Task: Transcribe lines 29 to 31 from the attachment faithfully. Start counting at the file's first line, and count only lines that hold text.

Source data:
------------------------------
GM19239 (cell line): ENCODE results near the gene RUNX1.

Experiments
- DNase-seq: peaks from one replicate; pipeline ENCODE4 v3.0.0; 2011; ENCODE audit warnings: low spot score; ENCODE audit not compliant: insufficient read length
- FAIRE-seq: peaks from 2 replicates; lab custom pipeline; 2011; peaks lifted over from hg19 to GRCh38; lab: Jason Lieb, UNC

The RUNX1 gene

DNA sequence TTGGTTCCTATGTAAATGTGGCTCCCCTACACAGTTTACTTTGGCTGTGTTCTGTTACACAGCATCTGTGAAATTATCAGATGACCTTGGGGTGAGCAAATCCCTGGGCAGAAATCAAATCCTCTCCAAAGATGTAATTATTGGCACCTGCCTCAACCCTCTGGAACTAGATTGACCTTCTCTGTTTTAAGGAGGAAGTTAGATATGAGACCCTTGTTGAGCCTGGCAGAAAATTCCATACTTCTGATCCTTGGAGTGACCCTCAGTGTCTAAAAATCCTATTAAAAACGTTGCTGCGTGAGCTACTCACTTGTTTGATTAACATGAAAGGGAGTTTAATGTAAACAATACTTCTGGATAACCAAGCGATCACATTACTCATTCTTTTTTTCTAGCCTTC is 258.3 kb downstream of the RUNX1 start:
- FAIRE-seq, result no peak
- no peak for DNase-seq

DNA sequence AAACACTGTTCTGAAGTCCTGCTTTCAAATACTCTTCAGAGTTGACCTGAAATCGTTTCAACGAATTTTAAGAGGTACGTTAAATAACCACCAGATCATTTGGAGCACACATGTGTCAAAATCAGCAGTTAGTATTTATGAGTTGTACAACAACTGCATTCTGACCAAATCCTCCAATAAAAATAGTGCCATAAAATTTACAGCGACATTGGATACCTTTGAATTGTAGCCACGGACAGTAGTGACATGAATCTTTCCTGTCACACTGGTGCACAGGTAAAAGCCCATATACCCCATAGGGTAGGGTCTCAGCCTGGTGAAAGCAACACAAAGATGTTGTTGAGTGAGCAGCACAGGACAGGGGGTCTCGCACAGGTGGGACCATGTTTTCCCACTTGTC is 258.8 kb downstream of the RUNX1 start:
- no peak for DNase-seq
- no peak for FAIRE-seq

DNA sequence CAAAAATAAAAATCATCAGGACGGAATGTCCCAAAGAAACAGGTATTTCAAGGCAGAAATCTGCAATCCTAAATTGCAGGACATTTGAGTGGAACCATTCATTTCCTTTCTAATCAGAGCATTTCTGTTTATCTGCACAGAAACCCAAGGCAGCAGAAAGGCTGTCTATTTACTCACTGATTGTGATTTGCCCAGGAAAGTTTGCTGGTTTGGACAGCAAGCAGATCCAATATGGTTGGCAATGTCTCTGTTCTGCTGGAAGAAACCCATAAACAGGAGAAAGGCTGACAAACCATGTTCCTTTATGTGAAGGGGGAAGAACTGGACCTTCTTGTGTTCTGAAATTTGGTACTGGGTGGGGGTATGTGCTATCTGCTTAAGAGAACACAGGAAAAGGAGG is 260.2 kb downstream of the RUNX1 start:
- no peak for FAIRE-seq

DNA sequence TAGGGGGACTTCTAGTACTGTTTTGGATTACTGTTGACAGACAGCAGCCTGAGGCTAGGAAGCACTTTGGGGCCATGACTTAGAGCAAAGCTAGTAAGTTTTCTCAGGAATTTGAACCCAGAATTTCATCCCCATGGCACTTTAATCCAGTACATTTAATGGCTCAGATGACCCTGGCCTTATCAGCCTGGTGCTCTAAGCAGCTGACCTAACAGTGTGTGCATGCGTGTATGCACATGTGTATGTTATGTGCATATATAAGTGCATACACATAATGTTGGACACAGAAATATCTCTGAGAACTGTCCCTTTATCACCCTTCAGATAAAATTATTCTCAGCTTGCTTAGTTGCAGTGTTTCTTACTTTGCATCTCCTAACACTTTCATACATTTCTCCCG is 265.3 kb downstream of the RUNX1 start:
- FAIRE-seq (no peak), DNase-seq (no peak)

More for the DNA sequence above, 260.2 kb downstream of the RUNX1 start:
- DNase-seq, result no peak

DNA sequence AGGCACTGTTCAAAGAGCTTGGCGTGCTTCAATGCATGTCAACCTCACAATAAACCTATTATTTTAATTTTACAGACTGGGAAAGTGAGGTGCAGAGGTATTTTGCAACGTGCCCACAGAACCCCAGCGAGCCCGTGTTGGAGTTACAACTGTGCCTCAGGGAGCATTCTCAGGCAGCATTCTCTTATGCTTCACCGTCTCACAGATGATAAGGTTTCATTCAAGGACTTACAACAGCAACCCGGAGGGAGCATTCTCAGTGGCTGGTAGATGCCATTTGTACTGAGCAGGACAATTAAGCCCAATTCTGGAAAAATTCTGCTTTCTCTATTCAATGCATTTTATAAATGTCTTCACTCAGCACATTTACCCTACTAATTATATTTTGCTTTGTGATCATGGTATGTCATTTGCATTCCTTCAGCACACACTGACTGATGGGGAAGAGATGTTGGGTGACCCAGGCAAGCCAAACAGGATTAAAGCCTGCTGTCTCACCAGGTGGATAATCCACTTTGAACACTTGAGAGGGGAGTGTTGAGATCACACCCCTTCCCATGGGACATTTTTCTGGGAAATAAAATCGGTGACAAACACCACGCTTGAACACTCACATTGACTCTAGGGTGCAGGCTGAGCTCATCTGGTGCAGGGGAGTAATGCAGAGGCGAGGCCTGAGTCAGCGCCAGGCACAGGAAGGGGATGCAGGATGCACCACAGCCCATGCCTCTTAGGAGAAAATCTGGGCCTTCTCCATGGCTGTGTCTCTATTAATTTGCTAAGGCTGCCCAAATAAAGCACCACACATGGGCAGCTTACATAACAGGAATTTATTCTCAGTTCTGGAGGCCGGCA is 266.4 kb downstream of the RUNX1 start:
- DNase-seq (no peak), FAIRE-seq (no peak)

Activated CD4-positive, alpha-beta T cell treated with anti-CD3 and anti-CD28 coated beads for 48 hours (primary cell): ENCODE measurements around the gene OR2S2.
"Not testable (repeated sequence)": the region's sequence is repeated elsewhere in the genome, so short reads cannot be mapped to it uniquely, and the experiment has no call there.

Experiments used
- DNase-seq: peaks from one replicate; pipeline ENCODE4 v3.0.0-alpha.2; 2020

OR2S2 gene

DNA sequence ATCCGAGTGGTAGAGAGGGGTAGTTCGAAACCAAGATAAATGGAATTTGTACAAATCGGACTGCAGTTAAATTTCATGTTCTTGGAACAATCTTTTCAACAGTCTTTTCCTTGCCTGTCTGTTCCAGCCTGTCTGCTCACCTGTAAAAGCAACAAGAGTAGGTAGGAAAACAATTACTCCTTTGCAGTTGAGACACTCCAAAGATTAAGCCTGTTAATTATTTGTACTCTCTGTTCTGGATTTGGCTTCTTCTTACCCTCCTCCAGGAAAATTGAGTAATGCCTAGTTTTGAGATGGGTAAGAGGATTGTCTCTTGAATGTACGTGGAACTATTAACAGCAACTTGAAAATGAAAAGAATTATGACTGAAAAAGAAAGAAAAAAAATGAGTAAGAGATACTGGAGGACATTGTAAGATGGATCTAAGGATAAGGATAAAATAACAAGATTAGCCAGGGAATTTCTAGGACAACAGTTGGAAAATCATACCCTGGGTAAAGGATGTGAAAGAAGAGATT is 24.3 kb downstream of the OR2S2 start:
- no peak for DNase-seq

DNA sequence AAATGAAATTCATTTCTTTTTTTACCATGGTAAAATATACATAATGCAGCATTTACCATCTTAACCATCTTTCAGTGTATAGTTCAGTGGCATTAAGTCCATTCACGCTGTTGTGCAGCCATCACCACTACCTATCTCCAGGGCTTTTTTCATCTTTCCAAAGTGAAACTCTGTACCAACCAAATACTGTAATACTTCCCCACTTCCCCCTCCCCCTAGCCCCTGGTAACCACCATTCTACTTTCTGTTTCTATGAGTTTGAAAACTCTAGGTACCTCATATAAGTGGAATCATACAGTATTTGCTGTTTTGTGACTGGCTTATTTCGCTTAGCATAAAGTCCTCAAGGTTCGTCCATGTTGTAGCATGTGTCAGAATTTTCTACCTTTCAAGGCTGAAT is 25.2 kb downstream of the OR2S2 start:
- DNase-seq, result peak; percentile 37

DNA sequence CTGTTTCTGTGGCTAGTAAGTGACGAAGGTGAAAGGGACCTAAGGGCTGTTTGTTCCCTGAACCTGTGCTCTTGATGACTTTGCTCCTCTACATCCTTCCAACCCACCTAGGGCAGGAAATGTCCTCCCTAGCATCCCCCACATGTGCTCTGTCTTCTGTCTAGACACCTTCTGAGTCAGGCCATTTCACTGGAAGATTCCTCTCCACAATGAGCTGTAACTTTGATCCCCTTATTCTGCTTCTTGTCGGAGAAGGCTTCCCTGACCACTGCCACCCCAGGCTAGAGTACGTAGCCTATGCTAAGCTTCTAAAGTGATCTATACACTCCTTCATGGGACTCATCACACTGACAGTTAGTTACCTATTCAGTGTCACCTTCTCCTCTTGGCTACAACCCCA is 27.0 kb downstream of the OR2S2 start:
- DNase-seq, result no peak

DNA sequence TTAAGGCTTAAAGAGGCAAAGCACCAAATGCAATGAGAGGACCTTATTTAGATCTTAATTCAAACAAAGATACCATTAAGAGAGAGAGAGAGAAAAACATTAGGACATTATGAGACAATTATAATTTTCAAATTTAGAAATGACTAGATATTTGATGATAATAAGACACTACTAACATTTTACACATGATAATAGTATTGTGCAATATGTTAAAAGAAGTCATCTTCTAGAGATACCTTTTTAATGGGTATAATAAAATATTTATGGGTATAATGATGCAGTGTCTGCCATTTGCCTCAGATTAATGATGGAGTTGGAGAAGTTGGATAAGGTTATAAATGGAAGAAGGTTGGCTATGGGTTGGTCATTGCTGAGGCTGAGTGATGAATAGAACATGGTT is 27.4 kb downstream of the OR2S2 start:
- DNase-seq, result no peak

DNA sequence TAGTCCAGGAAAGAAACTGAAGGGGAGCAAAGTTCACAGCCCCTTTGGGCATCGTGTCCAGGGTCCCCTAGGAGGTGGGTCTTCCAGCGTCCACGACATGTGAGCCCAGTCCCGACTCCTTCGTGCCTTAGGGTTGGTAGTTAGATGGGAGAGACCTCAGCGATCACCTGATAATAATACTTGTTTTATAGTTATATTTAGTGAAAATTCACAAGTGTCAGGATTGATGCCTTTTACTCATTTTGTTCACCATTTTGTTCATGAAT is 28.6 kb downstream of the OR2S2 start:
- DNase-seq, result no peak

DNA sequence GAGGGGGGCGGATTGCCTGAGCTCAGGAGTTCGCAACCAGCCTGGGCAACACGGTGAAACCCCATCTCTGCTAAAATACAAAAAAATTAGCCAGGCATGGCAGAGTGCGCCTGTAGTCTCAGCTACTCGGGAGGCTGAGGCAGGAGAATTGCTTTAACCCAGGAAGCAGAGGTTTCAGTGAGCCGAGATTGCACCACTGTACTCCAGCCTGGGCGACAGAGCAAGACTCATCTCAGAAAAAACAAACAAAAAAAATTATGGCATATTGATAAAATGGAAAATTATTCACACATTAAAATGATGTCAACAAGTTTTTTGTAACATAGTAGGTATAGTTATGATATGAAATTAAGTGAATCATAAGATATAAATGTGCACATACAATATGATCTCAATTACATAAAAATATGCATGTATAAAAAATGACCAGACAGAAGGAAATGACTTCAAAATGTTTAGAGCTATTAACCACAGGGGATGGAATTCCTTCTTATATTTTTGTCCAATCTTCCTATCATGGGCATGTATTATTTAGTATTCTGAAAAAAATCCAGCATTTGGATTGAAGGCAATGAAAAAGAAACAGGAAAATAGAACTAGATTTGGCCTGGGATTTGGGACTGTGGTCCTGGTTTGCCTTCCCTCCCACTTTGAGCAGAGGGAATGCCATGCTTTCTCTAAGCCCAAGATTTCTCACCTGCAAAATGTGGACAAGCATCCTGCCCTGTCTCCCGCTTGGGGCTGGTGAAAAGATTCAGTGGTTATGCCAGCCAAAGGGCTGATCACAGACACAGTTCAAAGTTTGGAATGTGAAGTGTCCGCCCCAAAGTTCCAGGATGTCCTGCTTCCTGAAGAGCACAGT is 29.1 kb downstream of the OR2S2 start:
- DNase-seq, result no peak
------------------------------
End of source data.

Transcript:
DNA sequence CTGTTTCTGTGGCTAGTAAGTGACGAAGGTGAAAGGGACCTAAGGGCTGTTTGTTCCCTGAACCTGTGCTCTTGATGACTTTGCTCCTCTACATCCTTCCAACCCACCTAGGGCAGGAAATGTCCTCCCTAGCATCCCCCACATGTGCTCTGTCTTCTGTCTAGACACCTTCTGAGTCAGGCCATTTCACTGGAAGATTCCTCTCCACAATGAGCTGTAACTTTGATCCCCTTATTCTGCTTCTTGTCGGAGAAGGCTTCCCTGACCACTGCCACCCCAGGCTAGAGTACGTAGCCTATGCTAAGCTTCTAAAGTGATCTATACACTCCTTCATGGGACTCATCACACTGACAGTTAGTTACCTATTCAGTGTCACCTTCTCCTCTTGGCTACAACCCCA is 27.0 kb downstream of the OR2S2 start:
- DNase-seq, result no peak

DNA sequence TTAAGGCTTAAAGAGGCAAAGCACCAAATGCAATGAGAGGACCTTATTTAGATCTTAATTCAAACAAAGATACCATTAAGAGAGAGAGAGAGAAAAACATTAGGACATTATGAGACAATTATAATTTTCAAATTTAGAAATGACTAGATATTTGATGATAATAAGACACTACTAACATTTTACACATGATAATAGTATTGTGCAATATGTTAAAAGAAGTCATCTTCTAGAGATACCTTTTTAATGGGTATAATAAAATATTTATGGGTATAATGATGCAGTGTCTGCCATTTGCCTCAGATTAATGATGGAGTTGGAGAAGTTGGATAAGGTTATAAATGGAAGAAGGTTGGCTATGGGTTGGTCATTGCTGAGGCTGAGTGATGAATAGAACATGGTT is 27.4 kb downstream of the OR2S2 start: